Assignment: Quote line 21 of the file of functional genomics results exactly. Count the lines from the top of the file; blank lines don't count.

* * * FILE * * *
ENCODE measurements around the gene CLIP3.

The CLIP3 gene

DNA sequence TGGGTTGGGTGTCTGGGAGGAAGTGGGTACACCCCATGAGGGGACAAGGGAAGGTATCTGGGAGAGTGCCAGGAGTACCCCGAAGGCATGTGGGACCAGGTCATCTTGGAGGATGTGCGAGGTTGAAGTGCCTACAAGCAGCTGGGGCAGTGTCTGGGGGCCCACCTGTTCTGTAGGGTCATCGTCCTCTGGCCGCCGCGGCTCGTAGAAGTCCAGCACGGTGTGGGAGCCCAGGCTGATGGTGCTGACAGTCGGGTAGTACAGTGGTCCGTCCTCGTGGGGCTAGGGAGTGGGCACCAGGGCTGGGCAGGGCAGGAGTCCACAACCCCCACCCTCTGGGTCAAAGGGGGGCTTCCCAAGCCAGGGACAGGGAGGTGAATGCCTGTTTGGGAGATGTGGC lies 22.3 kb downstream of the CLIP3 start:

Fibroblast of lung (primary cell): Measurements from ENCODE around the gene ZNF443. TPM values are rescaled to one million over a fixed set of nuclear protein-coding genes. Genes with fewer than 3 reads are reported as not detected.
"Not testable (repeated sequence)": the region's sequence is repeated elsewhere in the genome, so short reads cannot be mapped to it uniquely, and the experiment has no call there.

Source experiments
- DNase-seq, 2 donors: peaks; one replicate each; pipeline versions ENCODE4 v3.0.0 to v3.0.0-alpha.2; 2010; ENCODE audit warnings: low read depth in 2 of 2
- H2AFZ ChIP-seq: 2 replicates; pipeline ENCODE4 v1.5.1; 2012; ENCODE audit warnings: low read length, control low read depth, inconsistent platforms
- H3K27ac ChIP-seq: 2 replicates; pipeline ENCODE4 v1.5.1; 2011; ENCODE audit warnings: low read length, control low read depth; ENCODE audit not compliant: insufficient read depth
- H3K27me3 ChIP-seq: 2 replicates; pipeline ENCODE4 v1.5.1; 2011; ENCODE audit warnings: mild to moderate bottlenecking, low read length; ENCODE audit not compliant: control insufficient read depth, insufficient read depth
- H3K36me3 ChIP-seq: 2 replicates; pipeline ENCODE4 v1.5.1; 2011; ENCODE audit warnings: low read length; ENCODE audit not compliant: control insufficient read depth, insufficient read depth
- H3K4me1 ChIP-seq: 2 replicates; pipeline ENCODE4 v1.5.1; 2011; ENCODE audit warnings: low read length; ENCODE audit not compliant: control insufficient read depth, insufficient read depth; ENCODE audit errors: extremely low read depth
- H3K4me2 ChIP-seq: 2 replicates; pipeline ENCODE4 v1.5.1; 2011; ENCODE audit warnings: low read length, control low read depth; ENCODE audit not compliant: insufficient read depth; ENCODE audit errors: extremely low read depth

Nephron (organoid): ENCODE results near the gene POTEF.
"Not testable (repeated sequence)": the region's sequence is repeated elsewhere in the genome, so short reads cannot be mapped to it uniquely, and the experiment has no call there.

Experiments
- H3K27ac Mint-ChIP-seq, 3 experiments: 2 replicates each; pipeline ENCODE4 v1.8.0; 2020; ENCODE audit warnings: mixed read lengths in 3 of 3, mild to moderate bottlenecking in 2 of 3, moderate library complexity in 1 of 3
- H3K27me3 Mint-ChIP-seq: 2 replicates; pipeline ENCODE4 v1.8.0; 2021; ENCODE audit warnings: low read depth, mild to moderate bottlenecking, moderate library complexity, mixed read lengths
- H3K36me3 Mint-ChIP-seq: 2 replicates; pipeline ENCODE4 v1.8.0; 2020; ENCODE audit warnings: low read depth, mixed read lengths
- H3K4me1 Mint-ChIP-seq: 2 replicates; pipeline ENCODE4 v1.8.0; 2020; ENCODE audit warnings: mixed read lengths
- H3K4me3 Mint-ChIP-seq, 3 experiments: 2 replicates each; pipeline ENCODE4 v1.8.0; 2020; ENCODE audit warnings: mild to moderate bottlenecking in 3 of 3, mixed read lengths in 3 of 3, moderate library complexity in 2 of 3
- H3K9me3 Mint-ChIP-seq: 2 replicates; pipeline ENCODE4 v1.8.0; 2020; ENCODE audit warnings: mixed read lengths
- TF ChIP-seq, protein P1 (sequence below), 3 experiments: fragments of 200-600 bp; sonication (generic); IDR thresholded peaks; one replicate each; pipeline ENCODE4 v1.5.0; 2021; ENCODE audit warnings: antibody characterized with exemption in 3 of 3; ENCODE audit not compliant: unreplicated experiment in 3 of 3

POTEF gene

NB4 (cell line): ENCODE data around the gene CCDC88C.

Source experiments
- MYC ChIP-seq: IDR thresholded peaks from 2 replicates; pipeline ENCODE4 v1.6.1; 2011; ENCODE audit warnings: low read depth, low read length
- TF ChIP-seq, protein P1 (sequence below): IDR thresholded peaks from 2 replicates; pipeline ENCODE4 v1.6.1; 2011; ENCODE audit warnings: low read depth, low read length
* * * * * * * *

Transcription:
- H3K4me3 Mint-ChIP-seq, 3 experiments: 2 replicates each; pipeline ENCODE4 v1.8.0; 2020; ENCODE audit warnings: mild to moderate bottlenecking in 3 of 3, mixed read lengths in 3 of 3, moderate library complexity in 2 of 3